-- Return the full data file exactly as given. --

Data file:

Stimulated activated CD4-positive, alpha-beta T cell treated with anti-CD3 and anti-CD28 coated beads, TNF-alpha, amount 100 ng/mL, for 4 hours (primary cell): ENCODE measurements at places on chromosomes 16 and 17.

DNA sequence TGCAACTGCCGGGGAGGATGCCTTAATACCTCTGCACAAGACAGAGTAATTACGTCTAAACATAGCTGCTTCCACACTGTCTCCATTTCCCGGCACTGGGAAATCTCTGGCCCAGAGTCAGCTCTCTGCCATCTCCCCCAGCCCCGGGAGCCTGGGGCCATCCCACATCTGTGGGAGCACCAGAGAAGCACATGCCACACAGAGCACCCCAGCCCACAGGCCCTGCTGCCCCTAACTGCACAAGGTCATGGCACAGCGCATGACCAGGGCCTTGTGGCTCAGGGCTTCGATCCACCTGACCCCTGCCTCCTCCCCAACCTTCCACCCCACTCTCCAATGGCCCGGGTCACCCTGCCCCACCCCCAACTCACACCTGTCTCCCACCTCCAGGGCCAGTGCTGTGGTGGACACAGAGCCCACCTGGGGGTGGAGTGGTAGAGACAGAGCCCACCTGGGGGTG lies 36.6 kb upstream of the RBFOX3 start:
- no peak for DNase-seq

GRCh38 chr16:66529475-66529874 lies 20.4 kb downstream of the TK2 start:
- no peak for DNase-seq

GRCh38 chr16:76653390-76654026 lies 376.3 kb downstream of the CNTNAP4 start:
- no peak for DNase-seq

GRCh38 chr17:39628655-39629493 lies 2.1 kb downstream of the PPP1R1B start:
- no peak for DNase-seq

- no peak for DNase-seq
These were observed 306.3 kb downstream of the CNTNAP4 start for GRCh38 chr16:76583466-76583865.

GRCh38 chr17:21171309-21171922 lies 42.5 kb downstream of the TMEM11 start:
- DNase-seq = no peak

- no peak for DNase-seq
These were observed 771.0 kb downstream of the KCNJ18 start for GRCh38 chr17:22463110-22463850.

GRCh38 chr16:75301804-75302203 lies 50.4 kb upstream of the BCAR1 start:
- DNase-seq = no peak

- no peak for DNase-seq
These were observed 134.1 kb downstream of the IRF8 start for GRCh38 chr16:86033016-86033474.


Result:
Stimulated activated CD4-positive, alpha-beta T cell treated with anti-CD3 and anti-CD28 coated beads, TNF-alpha, amount 100 ng/mL, for 4 hours (primary cell): ENCODE measurements at places on chromosomes 16 and 17.

DNA sequence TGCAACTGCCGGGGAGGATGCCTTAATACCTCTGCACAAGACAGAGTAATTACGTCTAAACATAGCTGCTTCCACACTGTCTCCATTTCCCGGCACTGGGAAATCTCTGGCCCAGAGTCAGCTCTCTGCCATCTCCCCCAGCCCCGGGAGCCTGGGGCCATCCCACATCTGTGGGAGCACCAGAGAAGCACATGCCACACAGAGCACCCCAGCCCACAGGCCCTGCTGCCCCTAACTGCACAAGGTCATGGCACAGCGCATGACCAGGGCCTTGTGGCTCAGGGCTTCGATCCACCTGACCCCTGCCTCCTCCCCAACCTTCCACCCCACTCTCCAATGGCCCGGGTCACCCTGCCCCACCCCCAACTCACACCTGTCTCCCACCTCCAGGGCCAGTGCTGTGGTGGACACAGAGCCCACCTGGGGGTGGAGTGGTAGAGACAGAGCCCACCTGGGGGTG lies 36.6 kb upstream of the RBFOX3 start:
- no peak for DNase-seq

GRCh38 chr16:66529475-66529874 lies 20.4 kb downstream of the TK2 start:
- no peak for DNase-seq

GRCh38 chr16:76653390-76654026 lies 376.3 kb downstream of the CNTNAP4 start:
- no peak for DNase-seq

GRCh38 chr17:39628655-39629493 lies 2.1 kb downstream of the PPP1R1B start:
- no peak for DNase-seq

- no peak for DNase-seq
These were observed 306.3 kb downstream of the CNTNAP4 start for GRCh38 chr16:76583466-76583865.

GRCh38 chr17:21171309-21171922 lies 42.5 kb downstream of the TMEM11 start:
- DNase-seq = no peak

- no peak for DNase-seq
These were observed 771.0 kb downstream of the KCNJ18 start for GRCh38 chr17:22463110-22463850.

GRCh38 chr16:75301804-75302203 lies 50.4 kb upstream of the BCAR1 start:
- DNase-seq = no peak

- no peak for DNase-seq
These were observed 134.1 kb downstream of the IRF8 start for GRCh38 chr16:86033016-86033474.